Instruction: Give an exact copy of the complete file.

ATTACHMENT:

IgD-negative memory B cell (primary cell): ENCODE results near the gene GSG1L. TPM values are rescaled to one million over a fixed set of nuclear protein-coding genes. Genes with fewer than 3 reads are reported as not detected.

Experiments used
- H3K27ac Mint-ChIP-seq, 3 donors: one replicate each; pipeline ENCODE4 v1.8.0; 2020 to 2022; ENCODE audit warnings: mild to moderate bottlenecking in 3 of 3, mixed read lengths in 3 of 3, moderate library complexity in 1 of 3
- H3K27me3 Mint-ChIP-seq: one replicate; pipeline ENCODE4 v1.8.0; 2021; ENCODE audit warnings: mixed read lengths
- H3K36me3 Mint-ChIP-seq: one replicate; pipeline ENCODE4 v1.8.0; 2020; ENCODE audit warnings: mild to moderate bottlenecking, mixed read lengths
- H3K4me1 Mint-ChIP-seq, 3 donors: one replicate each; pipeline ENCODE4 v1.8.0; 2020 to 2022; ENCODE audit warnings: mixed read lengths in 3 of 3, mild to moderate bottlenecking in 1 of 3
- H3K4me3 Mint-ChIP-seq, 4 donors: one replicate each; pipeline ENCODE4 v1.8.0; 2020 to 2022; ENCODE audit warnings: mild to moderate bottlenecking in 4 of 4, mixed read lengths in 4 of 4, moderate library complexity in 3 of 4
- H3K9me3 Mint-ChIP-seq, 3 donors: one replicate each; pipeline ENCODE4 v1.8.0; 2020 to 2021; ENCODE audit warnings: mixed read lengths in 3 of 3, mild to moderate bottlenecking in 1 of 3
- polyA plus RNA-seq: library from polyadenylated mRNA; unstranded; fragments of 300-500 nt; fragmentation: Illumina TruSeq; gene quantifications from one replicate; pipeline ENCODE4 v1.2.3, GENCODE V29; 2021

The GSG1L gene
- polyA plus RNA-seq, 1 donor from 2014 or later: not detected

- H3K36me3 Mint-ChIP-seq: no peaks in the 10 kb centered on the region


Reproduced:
IgD-negative memory B cell (primary cell): ENCODE results near the gene GSG1L. TPM values are rescaled to one million over a fixed set of nuclear protein-coding genes. Genes with fewer than 3 reads are reported as not detected.

Experiments used
- H3K27ac Mint-ChIP-seq, 3 donors: one replicate each; pipeline ENCODE4 v1.8.0; 2020 to 2022; ENCODE audit warnings: mild to moderate bottlenecking in 3 of 3, mixed read lengths in 3 of 3, moderate library complexity in 1 of 3
- H3K27me3 Mint-ChIP-seq: one replicate; pipeline ENCODE4 v1.8.0; 2021; ENCODE audit warnings: mixed read lengths
- H3K36me3 Mint-ChIP-seq: one replicate; pipeline ENCODE4 v1.8.0; 2020; ENCODE audit warnings: mild to moderate bottlenecking, mixed read lengths
- H3K4me1 Mint-ChIP-seq, 3 donors: one replicate each; pipeline ENCODE4 v1.8.0; 2020 to 2022; ENCODE audit warnings: mixed read lengths in 3 of 3, mild to moderate bottlenecking in 1 of 3
- H3K4me3 Mint-ChIP-seq, 4 donors: one replicate each; pipeline ENCODE4 v1.8.0; 2020 to 2022; ENCODE audit warnings: mild to moderate bottlenecking in 4 of 4, mixed read lengths in 4 of 4, moderate library complexity in 3 of 4
- H3K9me3 Mint-ChIP-seq, 3 donors: one replicate each; pipeline ENCODE4 v1.8.0; 2020 to 2021; ENCODE audit warnings: mixed read lengths in 3 of 3, mild to moderate bottlenecking in 1 of 3
- polyA plus RNA-seq: library from polyadenylated mRNA; unstranded; fragments of 300-500 nt; fragmentation: Illumina TruSeq; gene quantifications from one replicate; pipeline ENCODE4 v1.2.3, GENCODE V29; 2021

The GSG1L gene
- polyA plus RNA-seq, 1 donor from 2014 or later: not detected

- H3K36me3 Mint-ChIP-seq: no peaks in the 10 kb centered on the region